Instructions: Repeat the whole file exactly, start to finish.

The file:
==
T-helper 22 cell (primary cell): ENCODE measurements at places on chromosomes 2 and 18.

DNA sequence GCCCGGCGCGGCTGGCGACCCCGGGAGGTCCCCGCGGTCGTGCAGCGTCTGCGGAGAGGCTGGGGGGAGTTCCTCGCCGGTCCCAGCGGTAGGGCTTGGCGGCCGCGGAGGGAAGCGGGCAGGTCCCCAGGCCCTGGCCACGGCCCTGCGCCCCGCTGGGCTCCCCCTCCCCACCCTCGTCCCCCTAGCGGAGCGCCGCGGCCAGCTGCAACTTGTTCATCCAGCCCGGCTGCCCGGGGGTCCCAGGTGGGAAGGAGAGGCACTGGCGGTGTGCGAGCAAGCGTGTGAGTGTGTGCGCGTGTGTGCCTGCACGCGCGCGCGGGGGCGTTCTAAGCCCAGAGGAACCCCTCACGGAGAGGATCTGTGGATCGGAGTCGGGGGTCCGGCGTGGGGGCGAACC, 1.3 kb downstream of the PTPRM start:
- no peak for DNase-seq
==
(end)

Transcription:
T-helper 22 cell (primary cell): ENCODE measurements at places on chromosomes 2 and 18.

DNA sequence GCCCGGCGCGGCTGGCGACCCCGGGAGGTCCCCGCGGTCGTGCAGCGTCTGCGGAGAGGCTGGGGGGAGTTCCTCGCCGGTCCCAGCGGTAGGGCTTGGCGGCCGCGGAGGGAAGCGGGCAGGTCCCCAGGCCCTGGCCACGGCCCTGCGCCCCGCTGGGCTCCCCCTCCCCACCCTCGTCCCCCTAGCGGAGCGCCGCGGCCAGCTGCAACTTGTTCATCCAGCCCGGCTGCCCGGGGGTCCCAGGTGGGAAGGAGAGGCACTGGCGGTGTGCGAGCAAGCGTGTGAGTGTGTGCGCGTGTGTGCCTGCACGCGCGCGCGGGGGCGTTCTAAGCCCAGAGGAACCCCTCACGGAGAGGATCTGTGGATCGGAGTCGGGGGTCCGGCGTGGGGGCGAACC, 1.3 kb downstream of the PTPRM start:
- no peak for DNase-seq